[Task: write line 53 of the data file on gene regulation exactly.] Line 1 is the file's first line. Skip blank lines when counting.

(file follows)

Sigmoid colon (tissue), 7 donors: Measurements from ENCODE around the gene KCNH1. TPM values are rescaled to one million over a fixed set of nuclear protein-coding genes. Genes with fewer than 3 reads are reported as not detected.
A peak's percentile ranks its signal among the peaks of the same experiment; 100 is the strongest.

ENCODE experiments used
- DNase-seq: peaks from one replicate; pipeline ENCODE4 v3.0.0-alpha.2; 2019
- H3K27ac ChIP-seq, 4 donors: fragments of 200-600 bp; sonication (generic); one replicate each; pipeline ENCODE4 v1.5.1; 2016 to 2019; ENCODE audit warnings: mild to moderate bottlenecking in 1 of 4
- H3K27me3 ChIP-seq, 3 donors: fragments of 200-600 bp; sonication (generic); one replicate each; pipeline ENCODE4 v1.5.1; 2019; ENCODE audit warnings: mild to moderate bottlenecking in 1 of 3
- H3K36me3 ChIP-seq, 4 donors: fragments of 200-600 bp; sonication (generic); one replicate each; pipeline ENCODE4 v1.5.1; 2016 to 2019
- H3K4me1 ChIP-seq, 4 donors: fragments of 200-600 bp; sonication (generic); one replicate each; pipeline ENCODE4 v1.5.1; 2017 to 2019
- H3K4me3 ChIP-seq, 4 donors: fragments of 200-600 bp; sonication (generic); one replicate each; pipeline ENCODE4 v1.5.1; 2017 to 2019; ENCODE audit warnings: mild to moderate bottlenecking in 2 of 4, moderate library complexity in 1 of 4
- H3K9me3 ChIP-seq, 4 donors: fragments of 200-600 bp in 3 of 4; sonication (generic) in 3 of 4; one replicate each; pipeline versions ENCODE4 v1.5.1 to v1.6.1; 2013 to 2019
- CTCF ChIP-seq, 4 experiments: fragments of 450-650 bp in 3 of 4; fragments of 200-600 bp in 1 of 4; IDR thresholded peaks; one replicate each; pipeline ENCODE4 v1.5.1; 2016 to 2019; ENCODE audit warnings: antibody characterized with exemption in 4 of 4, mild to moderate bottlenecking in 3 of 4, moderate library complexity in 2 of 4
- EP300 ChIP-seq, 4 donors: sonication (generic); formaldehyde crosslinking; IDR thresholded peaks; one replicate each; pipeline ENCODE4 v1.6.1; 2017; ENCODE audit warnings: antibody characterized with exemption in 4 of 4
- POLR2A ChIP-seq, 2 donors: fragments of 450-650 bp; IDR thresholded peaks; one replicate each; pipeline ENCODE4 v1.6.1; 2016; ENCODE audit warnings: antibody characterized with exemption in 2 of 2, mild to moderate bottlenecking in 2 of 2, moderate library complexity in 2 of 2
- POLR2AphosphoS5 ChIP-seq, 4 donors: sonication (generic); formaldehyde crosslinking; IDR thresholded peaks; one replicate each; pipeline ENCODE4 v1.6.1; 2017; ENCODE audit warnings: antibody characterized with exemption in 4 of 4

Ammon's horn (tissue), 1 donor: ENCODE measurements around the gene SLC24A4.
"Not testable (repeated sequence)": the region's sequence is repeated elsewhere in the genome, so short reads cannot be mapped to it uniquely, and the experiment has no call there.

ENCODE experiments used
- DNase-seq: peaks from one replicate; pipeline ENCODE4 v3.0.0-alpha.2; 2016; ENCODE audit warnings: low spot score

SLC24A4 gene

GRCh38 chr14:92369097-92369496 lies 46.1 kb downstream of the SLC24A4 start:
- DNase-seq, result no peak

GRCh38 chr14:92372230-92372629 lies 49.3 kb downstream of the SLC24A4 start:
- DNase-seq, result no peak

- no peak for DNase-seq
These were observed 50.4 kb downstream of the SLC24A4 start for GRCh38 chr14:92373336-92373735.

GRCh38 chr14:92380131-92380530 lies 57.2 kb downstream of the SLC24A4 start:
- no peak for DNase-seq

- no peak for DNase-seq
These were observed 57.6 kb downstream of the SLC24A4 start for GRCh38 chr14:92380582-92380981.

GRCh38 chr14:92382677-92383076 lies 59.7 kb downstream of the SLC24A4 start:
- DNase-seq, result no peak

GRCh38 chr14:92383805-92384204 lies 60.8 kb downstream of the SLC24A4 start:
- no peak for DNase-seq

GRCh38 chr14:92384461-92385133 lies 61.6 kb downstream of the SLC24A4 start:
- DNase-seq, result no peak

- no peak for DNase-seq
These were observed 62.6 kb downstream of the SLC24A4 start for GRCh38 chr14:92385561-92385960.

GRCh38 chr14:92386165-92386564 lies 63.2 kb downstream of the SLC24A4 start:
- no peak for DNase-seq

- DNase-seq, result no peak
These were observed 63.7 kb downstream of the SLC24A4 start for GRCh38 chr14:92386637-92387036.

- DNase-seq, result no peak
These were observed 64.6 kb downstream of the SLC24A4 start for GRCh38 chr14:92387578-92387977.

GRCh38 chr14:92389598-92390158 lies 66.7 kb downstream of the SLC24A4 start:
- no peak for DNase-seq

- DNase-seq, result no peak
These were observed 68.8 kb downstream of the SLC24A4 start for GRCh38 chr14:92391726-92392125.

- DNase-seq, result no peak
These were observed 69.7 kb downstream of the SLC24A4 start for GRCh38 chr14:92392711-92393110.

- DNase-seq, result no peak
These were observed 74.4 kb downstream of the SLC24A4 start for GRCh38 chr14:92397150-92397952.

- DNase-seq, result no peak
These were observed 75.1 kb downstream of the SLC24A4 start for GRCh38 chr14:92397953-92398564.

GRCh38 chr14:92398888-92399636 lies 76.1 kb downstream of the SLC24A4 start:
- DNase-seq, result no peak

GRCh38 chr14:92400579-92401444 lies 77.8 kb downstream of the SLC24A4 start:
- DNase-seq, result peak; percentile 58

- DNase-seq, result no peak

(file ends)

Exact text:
These were observed 75.1 kb downstream of the SLC24A4 start for GRCh38 chr14:92397953-92398564.